Even if you did not have taxable compensation, an IRA contribution may still be possible if your spouse had taxable income for the year of the contribution.
To participate in the Spousal IRA option, you must file a joint tax return – the amount of your combined contributions can’t be more than the taxable compensation you report on your joint tax return.
The IRA contribution limit for 2019 is $6,000 ($7,000 if age 50 or older). If you file a joint return for 2019 and you don’t have any taxable income, but your spouse does, according to the IRS, the most that may be contributed to a spousal IRA on your behalf is the lesser of:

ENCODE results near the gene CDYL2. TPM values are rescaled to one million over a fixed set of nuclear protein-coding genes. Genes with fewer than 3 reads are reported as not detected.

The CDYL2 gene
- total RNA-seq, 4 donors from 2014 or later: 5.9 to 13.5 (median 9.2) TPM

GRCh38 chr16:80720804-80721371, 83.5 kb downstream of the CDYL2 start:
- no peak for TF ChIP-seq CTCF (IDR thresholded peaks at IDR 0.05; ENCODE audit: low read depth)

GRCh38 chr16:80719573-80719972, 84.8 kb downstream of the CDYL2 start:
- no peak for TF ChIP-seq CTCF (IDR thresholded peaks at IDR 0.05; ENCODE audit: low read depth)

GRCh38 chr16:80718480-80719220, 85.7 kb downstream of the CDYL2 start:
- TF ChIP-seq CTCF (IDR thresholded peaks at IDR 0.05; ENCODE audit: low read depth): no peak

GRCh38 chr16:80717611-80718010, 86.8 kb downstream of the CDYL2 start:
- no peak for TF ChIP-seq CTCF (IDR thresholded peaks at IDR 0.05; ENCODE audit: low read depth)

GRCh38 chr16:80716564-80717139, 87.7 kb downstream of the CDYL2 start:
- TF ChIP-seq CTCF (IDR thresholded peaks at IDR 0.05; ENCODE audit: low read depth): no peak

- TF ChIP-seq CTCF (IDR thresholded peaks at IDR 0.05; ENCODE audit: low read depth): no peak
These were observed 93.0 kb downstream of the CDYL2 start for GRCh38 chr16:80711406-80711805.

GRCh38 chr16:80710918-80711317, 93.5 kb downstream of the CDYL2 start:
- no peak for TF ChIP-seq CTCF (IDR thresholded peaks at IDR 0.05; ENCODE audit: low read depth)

- $6,000 ($7,000 if you are age 50 or older) or
- The total compensation includible in the gross income of both you and your spouse for the year, reduced by the following two amounts.
a. Your spouse’s IRA contribution for the year to a traditional IRA.
b. Any contributions for the year to a Roth IRA on behalf of your spouse.
If both you and your spouse are age 50 or older using this hypothetical above, that’s equal to a potential combined maximum of $14,000 in IRA contributions for that tax year.
Source: IRS Publication 590-A